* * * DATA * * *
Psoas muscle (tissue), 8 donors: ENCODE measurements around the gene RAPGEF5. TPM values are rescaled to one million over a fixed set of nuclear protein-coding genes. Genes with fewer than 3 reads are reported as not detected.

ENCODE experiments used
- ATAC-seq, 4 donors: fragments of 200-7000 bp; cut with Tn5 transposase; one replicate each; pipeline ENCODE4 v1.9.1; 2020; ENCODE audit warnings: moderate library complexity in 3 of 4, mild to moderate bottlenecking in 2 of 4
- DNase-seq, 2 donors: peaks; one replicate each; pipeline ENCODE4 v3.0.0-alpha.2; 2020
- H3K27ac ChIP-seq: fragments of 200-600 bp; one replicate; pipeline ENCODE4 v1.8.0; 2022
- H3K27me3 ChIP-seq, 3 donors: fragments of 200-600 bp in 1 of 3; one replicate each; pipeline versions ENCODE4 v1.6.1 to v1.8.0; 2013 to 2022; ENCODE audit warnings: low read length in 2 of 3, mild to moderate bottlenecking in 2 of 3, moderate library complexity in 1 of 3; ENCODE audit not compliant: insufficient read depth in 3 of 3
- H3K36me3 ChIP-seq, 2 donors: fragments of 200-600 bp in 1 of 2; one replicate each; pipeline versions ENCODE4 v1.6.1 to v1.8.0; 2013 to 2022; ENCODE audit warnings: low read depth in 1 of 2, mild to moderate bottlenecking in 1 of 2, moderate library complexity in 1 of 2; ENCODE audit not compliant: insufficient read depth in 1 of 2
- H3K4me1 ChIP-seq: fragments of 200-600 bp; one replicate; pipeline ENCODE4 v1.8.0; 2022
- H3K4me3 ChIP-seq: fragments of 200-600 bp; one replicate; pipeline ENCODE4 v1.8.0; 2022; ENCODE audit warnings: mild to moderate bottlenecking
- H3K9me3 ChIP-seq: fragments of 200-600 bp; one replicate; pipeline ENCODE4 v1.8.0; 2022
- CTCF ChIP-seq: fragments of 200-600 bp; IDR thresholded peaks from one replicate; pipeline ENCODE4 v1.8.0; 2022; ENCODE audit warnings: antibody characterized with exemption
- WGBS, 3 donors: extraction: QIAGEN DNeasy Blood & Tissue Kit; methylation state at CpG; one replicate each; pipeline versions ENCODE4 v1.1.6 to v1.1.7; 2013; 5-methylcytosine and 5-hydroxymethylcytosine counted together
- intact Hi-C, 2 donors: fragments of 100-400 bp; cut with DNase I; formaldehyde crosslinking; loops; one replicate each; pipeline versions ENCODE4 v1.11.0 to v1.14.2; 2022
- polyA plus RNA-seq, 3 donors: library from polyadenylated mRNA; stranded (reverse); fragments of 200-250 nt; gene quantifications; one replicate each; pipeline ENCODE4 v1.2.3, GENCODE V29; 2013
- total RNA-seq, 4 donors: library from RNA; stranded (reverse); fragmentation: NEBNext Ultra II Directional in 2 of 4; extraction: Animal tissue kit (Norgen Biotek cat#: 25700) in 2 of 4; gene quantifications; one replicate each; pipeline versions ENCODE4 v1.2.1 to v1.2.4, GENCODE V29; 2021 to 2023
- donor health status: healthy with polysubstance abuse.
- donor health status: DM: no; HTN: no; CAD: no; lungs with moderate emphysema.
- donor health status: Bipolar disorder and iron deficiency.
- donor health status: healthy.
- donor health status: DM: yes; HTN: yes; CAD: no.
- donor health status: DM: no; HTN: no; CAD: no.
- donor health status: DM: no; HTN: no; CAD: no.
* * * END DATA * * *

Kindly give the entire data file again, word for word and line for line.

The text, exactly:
Psoas muscle (tissue), 8 donors: ENCODE measurements around the gene RAPGEF5. TPM values are rescaled to one million over a fixed set of nuclear protein-coding genes. Genes with fewer than 3 reads are reported as not detected.

ENCODE experiments used
- ATAC-seq, 4 donors: fragments of 200-7000 bp; cut with Tn5 transposase; one replicate each; pipeline ENCODE4 v1.9.1; 2020; ENCODE audit warnings: moderate library complexity in 3 of 4, mild to moderate bottlenecking in 2 of 4
- DNase-seq, 2 donors: peaks; one replicate each; pipeline ENCODE4 v3.0.0-alpha.2; 2020
- H3K27ac ChIP-seq: fragments of 200-600 bp; one replicate; pipeline ENCODE4 v1.8.0; 2022
- H3K27me3 ChIP-seq, 3 donors: fragments of 200-600 bp in 1 of 3; one replicate each; pipeline versions ENCODE4 v1.6.1 to v1.8.0; 2013 to 2022; ENCODE audit warnings: low read length in 2 of 3, mild to moderate bottlenecking in 2 of 3, moderate library complexity in 1 of 3; ENCODE audit not compliant: insufficient read depth in 3 of 3
- H3K36me3 ChIP-seq, 2 donors: fragments of 200-600 bp in 1 of 2; one replicate each; pipeline versions ENCODE4 v1.6.1 to v1.8.0; 2013 to 2022; ENCODE audit warnings: low read depth in 1 of 2, mild to moderate bottlenecking in 1 of 2, moderate library complexity in 1 of 2; ENCODE audit not compliant: insufficient read depth in 1 of 2
- H3K4me1 ChIP-seq: fragments of 200-600 bp; one replicate; pipeline ENCODE4 v1.8.0; 2022
- H3K4me3 ChIP-seq: fragments of 200-600 bp; one replicate; pipeline ENCODE4 v1.8.0; 2022; ENCODE audit warnings: mild to moderate bottlenecking
- H3K9me3 ChIP-seq: fragments of 200-600 bp; one replicate; pipeline ENCODE4 v1.8.0; 2022
- CTCF ChIP-seq: fragments of 200-600 bp; IDR thresholded peaks from one replicate; pipeline ENCODE4 v1.8.0; 2022; ENCODE audit warnings: antibody characterized with exemption
- WGBS, 3 donors: extraction: QIAGEN DNeasy Blood & Tissue Kit; methylation state at CpG; one replicate each; pipeline versions ENCODE4 v1.1.6 to v1.1.7; 2013; 5-methylcytosine and 5-hydroxymethylcytosine counted together
- intact Hi-C, 2 donors: fragments of 100-400 bp; cut with DNase I; formaldehyde crosslinking; loops; one replicate each; pipeline versions ENCODE4 v1.11.0 to v1.14.2; 2022
- polyA plus RNA-seq, 3 donors: library from polyadenylated mRNA; stranded (reverse); fragments of 200-250 nt; gene quantifications; one replicate each; pipeline ENCODE4 v1.2.3, GENCODE V29; 2013
- total RNA-seq, 4 donors: library from RNA; stranded (reverse); fragmentation: NEBNext Ultra II Directional in 2 of 4; extraction: Animal tissue kit (Norgen Biotek cat#: 25700) in 2 of 4; gene quantifications; one replicate each; pipeline versions ENCODE4 v1.2.1 to v1.2.4, GENCODE V29; 2021 to 2023
- donor health status: healthy with polysubstance abuse.
- donor health status: DM: no; HTN: no; CAD: no; lungs with moderate emphysema.
- donor health status: Bipolar disorder and iron deficiency.
- donor health status: healthy.
- donor health status: DM: yes; HTN: yes; CAD: no.
- donor health status: DM: no; HTN: no; CAD: no.
- donor health status: DM: no; HTN: no; CAD: no.